It turns out the hackers, who are believed to be from China, also accessed so-called SF-86 forms, documents used for conducting background checks for worker security clearances. The forms can contain a wealth of sensitive data not only about workers seeking security clearance, but also about their friends, spouses and other family members. They can also include potentially sensitive information about the applicant’s interactions with foreign nationals—information that could be used against those nationals in their own country.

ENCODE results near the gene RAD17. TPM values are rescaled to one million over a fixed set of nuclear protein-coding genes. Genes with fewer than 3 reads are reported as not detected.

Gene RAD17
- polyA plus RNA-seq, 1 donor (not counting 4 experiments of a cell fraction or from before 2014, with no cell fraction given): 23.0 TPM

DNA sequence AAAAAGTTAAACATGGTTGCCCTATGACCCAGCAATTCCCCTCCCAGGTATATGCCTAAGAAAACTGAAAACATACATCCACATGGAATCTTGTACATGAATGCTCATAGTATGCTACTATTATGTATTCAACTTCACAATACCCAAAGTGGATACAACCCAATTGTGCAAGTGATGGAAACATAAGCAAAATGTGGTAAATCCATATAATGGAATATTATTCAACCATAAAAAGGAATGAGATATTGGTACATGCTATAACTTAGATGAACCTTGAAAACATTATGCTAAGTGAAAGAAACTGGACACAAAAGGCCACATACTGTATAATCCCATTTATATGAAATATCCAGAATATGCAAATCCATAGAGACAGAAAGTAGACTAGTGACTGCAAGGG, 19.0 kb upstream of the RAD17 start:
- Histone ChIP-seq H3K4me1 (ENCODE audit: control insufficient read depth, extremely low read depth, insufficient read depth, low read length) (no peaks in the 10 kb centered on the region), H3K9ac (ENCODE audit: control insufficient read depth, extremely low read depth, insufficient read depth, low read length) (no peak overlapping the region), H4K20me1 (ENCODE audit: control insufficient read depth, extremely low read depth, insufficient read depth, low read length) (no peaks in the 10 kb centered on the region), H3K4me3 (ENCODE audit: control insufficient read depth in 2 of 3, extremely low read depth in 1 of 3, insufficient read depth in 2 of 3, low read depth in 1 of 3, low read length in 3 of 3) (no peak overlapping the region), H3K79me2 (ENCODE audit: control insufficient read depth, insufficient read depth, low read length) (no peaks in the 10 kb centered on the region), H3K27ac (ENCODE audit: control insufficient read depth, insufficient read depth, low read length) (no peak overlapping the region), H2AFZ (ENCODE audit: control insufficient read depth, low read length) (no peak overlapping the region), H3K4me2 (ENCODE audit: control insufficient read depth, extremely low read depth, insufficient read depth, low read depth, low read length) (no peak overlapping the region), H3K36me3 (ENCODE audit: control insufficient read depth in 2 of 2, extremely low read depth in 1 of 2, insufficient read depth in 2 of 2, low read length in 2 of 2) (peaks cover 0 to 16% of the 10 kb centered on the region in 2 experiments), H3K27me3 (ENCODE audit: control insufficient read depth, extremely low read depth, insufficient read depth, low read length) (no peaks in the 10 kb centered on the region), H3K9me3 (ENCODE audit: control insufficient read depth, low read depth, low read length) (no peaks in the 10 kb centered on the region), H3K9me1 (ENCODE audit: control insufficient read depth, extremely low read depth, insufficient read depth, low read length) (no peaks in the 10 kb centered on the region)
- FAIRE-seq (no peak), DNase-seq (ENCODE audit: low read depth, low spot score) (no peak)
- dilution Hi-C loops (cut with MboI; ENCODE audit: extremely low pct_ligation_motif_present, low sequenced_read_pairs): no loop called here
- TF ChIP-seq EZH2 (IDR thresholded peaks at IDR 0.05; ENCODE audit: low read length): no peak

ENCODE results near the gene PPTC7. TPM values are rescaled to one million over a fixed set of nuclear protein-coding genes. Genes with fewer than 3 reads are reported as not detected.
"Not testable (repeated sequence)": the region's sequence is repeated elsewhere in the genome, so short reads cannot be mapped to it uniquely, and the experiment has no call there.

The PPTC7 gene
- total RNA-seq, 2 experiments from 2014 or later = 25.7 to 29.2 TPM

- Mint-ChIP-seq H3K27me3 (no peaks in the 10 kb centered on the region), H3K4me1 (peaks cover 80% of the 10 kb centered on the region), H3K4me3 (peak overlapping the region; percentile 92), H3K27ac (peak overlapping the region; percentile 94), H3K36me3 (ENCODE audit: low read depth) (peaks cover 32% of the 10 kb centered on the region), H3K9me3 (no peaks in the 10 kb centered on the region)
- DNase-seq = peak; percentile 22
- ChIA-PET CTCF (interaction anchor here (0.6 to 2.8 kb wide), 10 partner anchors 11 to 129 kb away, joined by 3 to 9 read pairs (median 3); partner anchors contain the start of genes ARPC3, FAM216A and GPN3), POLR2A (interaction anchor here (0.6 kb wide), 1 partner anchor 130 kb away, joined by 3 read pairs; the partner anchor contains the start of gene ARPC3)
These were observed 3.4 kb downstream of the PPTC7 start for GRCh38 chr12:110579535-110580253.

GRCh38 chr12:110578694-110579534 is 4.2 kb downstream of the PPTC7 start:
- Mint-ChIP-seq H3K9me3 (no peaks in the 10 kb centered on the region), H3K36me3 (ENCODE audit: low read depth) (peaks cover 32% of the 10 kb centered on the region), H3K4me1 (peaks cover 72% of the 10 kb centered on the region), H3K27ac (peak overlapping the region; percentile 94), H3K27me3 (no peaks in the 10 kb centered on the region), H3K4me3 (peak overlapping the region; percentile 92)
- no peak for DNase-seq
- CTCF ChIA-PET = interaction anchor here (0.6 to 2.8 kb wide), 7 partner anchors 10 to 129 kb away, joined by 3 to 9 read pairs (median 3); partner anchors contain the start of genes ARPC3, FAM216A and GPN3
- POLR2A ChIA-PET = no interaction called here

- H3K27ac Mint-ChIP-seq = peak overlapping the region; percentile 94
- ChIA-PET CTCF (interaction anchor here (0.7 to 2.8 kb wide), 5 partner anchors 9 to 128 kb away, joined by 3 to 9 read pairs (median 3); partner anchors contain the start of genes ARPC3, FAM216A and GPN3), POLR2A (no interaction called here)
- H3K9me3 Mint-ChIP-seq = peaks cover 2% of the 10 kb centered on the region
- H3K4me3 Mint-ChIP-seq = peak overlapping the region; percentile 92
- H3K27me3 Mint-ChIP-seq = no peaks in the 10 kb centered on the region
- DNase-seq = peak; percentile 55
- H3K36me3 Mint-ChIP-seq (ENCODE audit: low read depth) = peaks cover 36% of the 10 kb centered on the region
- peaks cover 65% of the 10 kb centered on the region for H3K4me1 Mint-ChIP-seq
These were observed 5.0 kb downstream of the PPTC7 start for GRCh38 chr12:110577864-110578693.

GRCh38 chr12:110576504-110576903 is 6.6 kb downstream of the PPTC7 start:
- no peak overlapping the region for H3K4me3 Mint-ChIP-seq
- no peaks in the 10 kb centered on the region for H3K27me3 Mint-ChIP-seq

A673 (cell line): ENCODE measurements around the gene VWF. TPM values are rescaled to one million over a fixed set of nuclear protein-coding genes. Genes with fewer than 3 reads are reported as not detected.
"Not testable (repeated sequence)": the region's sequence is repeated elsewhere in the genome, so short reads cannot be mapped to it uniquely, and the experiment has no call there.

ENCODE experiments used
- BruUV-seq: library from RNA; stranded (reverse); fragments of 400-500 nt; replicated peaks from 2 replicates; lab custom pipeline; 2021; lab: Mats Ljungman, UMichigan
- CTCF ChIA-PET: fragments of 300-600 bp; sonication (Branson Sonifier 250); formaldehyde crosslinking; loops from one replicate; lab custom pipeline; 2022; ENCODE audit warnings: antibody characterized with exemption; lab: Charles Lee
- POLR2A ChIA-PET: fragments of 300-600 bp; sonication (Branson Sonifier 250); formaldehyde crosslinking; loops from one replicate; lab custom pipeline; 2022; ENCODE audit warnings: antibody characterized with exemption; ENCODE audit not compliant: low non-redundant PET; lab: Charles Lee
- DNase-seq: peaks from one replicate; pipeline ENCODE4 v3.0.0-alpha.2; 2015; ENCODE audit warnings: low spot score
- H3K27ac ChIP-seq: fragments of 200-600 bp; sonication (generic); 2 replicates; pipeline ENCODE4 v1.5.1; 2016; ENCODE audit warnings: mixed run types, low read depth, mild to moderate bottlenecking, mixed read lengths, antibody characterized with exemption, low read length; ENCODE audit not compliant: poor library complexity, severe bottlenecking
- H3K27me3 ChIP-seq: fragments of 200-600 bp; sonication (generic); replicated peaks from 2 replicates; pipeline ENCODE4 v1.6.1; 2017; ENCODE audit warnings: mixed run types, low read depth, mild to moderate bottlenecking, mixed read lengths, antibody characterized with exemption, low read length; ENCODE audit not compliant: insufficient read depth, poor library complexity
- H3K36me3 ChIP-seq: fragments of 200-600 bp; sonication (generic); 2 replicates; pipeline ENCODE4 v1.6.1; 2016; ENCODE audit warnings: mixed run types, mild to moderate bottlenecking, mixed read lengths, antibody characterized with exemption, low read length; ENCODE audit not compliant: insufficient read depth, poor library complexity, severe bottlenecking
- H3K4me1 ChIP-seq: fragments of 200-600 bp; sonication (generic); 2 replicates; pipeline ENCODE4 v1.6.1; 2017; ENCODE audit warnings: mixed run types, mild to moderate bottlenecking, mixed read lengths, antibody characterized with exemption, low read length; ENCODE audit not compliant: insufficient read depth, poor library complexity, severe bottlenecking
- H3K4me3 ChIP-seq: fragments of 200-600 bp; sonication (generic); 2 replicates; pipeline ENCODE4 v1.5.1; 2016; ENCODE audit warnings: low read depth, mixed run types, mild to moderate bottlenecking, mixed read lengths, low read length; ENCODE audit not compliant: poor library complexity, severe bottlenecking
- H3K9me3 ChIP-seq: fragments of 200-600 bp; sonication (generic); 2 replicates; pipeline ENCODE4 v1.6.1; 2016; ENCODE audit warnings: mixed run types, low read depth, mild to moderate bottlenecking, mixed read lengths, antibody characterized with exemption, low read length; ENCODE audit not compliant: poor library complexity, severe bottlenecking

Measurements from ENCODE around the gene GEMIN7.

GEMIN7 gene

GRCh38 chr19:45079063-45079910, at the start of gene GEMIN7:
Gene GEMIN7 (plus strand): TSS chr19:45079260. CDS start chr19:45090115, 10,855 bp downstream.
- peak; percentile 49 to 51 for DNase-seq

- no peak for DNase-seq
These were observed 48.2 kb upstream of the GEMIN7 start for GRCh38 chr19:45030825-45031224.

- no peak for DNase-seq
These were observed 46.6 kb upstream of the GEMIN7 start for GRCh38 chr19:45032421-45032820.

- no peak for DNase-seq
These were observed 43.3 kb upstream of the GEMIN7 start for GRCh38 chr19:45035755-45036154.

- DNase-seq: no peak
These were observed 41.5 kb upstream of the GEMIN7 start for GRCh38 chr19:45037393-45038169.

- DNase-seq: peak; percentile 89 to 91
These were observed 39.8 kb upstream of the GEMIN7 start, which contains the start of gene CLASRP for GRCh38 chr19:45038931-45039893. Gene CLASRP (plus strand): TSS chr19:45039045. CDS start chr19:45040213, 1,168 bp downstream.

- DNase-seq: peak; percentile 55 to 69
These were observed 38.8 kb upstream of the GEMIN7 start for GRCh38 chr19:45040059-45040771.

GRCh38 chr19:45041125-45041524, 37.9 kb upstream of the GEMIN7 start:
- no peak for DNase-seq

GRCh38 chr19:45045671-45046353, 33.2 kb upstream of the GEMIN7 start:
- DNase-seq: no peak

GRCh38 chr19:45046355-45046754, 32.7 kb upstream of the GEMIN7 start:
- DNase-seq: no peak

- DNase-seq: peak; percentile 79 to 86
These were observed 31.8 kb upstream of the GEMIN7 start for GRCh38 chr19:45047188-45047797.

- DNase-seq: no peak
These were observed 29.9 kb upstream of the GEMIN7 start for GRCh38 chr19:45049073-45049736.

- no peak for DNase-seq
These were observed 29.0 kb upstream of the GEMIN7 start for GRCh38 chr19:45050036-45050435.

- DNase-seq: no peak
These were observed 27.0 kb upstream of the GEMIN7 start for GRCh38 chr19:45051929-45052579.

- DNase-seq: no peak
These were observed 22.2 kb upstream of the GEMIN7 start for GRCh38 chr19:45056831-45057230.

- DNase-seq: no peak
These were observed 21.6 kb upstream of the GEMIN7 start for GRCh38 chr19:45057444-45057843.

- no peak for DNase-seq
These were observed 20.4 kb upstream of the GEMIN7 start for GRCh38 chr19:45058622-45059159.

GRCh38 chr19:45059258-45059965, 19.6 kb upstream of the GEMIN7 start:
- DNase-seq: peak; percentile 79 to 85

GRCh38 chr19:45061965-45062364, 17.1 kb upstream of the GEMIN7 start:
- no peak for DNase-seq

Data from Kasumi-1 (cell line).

What’s more, in initial media stories about the breach, the Department of Homeland Security had touted the government’s EINSTEIN detection program, suggesting it was responsible for uncovering the hack. Nope, also wrong.